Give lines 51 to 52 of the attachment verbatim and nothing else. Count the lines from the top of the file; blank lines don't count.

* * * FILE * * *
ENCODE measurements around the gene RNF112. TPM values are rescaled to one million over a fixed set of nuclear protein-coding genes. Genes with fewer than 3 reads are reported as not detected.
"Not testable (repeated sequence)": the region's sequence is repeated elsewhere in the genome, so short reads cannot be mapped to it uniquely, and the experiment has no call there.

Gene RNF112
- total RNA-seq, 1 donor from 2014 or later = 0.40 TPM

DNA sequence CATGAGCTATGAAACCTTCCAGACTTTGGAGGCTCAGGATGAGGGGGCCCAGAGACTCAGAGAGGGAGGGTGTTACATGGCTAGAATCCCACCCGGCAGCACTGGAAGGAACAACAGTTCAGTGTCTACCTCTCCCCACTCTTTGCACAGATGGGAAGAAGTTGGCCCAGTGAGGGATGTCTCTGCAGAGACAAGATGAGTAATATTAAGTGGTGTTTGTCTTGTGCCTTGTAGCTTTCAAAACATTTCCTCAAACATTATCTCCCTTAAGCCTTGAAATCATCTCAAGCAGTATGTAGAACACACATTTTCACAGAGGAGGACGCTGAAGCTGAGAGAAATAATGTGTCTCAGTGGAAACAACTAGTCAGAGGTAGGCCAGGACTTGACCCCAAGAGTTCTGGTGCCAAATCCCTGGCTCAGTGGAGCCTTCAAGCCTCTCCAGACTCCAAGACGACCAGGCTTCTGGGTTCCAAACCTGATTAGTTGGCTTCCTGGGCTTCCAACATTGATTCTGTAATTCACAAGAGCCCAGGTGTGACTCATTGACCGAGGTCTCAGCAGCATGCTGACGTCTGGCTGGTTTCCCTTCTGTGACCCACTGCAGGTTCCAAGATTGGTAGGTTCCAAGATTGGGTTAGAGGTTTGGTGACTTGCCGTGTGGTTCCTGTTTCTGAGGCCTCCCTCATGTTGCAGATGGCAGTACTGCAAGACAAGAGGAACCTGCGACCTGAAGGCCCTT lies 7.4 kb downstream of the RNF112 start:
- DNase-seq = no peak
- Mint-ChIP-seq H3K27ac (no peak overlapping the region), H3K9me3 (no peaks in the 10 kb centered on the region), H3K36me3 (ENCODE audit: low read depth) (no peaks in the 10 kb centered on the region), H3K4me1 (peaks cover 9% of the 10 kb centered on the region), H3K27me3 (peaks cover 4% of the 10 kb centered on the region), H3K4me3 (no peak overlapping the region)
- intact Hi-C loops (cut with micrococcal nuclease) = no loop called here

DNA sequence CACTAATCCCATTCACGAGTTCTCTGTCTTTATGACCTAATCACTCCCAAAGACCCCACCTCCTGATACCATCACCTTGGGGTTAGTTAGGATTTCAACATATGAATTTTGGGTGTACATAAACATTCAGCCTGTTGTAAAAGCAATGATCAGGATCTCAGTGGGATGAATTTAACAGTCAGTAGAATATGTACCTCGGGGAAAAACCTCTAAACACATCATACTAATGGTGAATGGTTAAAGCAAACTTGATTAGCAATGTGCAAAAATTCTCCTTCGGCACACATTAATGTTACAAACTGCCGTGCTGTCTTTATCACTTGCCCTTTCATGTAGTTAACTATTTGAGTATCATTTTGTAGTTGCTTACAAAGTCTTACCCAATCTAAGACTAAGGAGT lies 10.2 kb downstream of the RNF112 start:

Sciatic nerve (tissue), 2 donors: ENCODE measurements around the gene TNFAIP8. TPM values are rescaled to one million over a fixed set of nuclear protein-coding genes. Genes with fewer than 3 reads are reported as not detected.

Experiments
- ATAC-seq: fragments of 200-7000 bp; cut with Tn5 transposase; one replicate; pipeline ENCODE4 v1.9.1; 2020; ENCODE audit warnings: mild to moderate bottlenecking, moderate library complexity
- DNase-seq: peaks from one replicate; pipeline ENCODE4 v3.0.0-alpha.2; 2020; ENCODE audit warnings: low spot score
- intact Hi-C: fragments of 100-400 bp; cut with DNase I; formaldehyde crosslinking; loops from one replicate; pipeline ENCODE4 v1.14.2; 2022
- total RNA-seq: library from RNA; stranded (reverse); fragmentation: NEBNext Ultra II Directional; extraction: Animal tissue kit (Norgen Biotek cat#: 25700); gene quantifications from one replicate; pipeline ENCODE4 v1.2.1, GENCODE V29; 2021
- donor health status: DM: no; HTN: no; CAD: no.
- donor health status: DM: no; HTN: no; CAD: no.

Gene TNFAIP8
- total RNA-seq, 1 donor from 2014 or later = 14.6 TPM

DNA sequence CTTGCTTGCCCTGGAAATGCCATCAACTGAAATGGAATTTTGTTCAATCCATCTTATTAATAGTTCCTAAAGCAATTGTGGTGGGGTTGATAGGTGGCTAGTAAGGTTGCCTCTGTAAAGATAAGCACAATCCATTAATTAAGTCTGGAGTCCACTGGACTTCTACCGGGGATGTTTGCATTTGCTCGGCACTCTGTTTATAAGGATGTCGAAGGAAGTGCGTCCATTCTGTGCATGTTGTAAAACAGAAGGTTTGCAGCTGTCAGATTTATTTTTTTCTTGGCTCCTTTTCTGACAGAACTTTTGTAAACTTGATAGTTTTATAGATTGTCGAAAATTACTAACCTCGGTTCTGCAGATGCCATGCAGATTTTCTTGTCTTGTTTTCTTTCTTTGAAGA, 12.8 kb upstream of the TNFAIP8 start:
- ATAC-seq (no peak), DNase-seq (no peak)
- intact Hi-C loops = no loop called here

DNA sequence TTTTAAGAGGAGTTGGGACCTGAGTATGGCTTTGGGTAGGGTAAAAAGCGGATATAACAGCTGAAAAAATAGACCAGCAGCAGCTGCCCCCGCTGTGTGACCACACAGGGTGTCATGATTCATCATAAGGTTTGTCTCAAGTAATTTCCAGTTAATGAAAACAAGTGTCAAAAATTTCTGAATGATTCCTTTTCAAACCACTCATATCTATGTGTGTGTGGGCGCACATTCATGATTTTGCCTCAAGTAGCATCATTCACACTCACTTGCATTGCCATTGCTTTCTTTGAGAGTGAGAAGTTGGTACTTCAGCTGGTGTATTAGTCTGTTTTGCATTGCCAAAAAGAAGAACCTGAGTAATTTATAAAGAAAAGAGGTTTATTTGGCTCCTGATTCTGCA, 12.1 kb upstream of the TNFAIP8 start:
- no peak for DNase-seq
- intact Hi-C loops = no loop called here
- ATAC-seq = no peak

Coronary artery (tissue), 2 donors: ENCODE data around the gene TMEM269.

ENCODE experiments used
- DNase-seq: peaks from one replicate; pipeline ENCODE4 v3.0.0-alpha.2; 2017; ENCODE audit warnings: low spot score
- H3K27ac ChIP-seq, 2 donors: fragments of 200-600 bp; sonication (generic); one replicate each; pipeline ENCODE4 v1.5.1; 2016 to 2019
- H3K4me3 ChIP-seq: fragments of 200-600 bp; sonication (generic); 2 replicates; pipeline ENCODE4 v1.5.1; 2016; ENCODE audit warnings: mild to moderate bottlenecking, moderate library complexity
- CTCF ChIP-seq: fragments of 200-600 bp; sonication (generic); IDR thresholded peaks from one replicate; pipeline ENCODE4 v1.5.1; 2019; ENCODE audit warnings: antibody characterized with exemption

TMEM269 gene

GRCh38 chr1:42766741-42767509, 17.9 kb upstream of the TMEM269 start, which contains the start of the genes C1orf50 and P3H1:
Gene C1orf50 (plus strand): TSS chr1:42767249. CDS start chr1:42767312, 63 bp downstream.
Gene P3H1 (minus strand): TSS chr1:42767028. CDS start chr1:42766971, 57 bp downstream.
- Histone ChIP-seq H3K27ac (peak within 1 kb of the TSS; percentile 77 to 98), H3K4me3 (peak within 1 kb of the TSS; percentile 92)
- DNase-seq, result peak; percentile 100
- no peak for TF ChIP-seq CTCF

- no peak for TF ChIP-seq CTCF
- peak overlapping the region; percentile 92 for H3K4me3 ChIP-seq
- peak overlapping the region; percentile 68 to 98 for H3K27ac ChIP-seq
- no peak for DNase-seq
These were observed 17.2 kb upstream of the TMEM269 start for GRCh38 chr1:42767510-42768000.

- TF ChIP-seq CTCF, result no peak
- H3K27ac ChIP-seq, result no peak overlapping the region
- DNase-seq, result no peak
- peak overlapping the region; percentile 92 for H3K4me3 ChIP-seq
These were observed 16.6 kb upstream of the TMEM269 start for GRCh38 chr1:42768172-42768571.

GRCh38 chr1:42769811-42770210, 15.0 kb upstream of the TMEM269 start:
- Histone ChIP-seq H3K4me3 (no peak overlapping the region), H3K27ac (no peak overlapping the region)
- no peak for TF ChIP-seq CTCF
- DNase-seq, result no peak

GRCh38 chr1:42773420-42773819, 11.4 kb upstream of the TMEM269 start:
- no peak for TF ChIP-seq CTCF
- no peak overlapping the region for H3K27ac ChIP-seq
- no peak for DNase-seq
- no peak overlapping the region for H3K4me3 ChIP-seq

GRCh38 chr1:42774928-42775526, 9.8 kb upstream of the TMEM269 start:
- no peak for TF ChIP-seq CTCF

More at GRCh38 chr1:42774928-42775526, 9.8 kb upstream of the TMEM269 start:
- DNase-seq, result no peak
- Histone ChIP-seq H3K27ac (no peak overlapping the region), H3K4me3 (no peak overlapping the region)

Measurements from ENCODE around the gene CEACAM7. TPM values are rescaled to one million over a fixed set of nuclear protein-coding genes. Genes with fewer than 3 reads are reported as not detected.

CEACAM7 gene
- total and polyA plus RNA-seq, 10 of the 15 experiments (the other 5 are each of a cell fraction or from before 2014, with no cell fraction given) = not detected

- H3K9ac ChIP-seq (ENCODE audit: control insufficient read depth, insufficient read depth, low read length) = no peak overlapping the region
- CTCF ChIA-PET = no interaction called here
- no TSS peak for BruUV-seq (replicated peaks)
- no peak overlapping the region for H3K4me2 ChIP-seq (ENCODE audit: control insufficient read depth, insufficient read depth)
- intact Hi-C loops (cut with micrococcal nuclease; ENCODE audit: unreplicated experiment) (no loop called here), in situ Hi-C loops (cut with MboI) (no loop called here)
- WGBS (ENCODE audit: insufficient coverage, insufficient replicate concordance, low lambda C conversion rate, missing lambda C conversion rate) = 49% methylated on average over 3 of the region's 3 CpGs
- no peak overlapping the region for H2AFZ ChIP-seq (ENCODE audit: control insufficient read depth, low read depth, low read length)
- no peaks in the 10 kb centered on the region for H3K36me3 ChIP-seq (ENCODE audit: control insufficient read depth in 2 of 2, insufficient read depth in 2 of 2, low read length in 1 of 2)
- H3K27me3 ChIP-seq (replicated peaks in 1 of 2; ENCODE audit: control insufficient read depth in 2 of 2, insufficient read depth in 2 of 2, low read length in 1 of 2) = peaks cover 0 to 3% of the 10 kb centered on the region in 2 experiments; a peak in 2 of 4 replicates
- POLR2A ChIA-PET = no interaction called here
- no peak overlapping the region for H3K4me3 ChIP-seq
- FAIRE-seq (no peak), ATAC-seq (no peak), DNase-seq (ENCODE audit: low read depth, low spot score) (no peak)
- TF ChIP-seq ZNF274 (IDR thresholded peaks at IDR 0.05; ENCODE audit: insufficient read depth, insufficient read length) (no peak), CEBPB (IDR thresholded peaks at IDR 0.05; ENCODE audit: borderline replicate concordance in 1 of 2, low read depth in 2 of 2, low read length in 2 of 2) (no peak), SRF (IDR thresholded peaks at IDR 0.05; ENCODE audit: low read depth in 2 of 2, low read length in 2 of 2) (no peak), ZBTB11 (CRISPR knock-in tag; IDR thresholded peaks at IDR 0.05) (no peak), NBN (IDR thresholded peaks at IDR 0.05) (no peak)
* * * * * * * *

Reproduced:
- Histone ChIP-seq H3K4me3 (no peak overlapping the region), H3K27ac (no peak overlapping the region)
- no peak for TF ChIP-seq CTCF